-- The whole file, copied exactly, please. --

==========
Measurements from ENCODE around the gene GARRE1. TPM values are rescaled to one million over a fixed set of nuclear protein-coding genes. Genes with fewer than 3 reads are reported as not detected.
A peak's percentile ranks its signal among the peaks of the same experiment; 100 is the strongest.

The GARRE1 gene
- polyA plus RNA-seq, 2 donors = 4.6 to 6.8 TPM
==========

Measurements from ENCODE around the gene GARRE1. TPM values are rescaled to one million over a fixed set of nuclear protein-coding genes. Genes with fewer than 3 reads are reported as not detected.
A peak's percentile ranks its signal among the peaks of the same experiment; 100 is the strongest.

The GARRE1 gene
- polyA plus RNA-seq, 2 donors = 4.6 to 6.8 TPM